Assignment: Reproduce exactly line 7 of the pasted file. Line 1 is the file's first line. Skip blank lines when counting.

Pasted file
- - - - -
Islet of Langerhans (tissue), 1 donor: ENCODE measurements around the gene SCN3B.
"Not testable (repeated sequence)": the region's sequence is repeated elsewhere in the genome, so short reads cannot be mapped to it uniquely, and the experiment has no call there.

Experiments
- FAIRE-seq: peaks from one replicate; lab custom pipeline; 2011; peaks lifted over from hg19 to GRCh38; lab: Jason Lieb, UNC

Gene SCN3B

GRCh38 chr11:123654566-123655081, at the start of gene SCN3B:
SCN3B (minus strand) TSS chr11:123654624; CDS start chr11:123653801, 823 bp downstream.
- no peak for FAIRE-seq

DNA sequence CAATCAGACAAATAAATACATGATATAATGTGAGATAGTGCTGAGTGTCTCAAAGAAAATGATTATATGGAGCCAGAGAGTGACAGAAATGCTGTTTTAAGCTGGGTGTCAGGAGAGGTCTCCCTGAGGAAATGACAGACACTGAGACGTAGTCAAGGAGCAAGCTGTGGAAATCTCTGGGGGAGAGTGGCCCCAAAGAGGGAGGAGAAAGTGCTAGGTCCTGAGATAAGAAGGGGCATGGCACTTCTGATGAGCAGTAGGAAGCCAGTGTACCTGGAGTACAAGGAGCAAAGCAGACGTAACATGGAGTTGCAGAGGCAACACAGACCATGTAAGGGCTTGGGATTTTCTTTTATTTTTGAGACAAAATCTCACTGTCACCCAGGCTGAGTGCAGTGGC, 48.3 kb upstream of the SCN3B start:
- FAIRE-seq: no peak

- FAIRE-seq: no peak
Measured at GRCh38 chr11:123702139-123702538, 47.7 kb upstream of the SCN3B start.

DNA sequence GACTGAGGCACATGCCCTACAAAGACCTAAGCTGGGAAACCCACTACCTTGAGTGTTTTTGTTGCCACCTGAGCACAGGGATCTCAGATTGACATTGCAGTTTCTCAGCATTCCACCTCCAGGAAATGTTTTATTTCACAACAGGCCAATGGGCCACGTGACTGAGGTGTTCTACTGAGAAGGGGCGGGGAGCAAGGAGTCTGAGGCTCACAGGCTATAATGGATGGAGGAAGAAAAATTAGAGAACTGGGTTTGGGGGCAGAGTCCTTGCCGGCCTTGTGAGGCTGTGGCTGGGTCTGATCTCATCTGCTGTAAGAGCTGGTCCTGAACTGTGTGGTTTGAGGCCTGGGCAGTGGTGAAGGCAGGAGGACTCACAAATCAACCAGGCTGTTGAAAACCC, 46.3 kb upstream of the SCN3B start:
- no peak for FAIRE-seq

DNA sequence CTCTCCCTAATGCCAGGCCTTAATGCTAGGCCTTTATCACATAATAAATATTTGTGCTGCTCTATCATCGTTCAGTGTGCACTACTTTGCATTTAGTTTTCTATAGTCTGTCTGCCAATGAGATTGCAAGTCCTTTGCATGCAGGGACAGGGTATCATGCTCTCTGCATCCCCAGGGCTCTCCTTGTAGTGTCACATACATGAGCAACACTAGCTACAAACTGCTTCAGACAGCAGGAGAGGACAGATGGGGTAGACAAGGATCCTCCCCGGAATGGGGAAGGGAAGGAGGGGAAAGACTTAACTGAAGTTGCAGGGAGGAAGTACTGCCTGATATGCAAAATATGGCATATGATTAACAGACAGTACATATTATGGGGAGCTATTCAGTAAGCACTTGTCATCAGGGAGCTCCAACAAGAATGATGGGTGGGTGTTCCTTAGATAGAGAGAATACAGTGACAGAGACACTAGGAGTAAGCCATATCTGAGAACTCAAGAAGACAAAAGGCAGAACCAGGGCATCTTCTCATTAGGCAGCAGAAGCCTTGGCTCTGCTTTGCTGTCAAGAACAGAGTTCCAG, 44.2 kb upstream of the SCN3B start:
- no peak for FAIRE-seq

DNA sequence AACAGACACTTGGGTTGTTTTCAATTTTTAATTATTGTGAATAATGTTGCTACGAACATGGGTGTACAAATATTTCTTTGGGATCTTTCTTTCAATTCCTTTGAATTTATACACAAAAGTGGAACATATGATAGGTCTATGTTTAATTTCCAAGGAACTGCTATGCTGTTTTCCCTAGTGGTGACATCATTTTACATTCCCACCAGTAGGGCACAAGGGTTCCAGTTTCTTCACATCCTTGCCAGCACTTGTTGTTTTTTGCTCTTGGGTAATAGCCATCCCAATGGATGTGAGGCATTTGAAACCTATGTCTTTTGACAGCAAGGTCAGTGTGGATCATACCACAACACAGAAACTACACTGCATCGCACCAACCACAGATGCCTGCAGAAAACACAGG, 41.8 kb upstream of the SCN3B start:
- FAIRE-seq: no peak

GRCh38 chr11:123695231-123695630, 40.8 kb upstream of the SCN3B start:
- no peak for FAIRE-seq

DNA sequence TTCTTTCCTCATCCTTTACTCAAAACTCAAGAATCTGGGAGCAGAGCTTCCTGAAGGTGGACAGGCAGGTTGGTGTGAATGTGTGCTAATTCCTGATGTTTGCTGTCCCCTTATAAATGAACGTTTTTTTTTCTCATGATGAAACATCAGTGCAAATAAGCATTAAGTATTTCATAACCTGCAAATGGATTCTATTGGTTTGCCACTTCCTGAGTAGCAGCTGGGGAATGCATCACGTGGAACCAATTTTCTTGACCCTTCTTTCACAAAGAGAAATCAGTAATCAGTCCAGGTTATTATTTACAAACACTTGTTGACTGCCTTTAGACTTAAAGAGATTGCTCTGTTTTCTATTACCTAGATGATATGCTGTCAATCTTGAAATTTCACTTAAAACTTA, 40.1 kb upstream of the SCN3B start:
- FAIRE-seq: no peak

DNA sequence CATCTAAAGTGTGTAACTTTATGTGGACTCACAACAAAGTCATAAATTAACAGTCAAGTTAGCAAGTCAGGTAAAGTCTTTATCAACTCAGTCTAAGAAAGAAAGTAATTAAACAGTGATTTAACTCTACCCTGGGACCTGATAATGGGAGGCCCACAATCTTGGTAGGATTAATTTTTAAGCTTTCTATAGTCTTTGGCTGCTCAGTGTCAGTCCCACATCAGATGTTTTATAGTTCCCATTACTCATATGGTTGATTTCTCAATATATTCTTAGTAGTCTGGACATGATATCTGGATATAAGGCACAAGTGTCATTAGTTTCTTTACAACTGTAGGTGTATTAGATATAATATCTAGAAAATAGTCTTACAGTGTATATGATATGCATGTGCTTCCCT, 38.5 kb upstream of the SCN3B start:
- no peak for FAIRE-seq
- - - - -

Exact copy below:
SCN3B (minus strand) TSS chr11:123654624; CDS start chr11:123653801, 823 bp downstream.